The family of Madeleine McCann called Tuesday for an end to the rampant speculation surrounding the case and said the focus should return to the search for the missing girl.

Family spokesman Clarence Mitchell said any suggestion Kate and Gerry McCann had harmed their daughter was "as ludicrous as it is nonsensical."

"Indeed, it would be laughable if it wasn't so serious," said Mitchell, standing beside the couple in the driveway of their home in Rothley, central England.

He said there were "entirely innocent explanations for anything the police may have found during their inquiries."

Portuguese police have named Kate and Gerry McCann, both doctors, as suspects in their daughter's May 3 disappearance from a resort in the southern Algarve region.

The couple strongly deny any involvement in the disappearance of Madeleine, who was 3 when she went missing. They have led a high-profile international campaign to find her.

Mitchell said he was prevented by Portuguese law from going into detail about the case, but stressed the McCanns would continue to cooperate with Portuguese authorities.

Portuguese media have reported that detectives in the country wanted to interview the McCanns again. But Mitchell said officials had made no request to speak to the couple, who returned to England on Sept. 9 with their 2-year-old twins.

"The focus must now move away from the rampant, unfounded and inaccurate speculation of recent days to return to the child at the very center of this: Madeleine," he said. "The task is simply to find her. Kate and Gerry are again urging everyone to keep looking as they firmly believe she could still be alive."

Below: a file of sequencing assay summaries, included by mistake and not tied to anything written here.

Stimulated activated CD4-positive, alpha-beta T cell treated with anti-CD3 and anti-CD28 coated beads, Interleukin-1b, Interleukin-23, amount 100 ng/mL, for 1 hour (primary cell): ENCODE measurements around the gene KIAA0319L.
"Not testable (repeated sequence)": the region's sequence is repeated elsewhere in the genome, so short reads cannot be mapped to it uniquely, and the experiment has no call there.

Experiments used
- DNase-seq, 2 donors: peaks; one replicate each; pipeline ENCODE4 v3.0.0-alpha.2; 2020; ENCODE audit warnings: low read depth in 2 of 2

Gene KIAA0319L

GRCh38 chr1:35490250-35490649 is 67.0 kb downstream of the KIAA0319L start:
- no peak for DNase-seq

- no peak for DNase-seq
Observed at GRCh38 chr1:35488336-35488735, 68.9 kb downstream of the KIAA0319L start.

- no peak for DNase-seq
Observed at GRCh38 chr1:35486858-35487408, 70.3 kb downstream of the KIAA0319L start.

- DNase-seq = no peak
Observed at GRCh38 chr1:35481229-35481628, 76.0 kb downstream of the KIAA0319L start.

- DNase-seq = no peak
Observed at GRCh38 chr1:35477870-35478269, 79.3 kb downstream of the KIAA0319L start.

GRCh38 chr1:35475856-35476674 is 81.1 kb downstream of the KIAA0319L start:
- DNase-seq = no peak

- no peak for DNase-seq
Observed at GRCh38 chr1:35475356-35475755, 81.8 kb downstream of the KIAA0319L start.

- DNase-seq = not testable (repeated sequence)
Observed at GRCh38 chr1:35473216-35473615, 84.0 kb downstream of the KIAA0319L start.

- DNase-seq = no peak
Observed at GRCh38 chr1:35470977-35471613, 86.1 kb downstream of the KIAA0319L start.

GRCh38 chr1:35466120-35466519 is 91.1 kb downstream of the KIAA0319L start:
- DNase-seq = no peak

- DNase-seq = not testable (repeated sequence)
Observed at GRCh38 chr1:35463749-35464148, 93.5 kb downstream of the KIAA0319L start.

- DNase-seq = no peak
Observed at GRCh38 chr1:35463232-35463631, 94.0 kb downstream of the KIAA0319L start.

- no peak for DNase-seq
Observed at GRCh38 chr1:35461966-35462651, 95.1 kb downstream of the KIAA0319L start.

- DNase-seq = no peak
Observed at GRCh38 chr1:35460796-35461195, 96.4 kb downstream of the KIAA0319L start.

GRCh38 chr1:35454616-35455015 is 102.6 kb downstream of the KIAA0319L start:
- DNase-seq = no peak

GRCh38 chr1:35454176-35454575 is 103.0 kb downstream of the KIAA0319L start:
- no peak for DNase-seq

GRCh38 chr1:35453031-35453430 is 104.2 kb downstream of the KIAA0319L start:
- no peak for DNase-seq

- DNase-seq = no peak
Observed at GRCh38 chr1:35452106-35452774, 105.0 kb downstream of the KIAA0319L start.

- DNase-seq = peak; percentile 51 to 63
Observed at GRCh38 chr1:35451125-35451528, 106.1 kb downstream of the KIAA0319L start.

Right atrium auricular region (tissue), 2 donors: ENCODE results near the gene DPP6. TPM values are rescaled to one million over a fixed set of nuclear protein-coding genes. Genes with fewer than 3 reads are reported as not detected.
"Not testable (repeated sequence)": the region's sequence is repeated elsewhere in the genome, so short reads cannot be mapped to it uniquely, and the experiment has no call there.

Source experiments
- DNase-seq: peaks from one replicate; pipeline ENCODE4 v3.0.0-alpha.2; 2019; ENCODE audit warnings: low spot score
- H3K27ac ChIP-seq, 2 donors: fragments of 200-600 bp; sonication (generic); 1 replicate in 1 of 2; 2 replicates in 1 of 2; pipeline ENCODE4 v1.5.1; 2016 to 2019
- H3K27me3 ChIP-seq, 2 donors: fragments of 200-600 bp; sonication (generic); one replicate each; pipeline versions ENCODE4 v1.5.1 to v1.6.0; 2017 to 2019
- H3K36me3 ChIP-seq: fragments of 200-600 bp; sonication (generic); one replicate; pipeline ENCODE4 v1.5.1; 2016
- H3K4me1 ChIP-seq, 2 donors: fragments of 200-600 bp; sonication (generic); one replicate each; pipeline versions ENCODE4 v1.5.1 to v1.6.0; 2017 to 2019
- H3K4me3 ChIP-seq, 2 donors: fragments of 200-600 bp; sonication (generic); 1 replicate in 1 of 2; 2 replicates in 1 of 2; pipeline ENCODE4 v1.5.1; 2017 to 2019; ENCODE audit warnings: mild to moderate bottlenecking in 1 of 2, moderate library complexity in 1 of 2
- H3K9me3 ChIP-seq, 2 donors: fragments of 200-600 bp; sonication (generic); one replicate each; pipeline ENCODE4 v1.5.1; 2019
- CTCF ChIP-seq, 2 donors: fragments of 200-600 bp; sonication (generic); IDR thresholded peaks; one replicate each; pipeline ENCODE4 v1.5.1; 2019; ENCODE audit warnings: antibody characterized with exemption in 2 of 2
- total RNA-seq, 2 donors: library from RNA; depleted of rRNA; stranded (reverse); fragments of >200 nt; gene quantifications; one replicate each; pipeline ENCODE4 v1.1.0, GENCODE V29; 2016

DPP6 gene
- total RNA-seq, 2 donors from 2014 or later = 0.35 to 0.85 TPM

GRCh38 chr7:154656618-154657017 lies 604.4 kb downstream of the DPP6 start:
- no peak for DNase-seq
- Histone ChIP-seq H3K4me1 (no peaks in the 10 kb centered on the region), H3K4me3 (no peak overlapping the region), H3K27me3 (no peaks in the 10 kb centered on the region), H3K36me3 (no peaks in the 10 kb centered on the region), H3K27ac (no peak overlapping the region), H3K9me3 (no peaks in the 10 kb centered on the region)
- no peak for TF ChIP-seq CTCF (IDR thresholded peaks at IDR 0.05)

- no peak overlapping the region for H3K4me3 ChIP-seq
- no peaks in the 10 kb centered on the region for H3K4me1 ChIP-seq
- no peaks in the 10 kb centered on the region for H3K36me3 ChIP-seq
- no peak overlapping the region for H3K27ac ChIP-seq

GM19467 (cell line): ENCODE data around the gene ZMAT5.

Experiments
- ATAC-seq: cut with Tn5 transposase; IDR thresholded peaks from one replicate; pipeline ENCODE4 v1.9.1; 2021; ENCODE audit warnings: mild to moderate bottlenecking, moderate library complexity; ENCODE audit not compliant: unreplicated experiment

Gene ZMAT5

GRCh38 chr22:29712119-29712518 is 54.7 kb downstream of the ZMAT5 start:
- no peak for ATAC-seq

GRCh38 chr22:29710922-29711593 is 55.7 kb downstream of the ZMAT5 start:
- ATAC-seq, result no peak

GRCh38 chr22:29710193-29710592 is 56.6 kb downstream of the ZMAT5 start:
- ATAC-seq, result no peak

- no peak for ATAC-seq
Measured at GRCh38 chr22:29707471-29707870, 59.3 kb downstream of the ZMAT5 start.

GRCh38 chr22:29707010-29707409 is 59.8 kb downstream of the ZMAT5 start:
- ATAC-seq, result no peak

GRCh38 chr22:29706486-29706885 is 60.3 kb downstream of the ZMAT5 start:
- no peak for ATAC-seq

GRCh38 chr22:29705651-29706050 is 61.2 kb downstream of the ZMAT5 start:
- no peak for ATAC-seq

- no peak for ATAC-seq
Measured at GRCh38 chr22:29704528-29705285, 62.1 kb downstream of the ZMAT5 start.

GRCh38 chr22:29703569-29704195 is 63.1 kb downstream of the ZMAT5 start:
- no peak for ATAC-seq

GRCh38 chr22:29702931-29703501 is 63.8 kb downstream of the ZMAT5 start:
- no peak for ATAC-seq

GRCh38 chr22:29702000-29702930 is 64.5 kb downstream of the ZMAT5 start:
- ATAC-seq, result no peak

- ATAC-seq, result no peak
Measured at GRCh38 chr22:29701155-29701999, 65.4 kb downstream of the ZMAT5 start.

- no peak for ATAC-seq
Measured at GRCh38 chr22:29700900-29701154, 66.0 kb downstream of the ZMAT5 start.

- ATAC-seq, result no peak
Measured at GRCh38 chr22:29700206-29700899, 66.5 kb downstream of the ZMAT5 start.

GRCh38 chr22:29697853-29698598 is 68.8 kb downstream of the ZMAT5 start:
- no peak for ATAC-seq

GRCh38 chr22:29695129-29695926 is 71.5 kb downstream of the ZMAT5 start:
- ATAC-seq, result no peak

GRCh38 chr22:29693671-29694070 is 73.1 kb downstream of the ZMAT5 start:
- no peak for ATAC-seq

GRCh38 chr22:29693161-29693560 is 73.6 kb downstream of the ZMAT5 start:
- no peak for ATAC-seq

Mitchell, a former government official appointed to speak for the McCanns in the weeks after Madeleine's disappearance, resigned from his government job this week to take up a full-time post as their spokesman.

In Portugal, a judicial oversight body said Tuesday it was taking charge of issuing public information about the case, but had no immediate plans to release new details.

The Superior Council of Magistrates, which oversees the work of judges, said in a statement that at the request of the judge supervising the investigation and due to the "inadequacies" of the judicial system in dealing with media inquiries, it would provide information it deemed necessary. It said, however, that further disclosures "are not currently warranted."

Authorities have released little information about their progress in the case because of Portugal's secrecy laws around ongoing investigations.

Previously, police handled media inquiries, but after detectives handed their case file to the judge last week, they said they would no longer comment.

The judge could decide this week what steps should be taken next in the case.

Forensic tests conducted at a government laboratory in Britain found evidence indicating that DNA from Madeleine was in the trunk of a rental car the parents used after her disappearance.

However, Portugal's national police chief, Alipio Ribeiro, said last week that the forensic tests on the car were not conclusive, and that he expected the investigation to continue.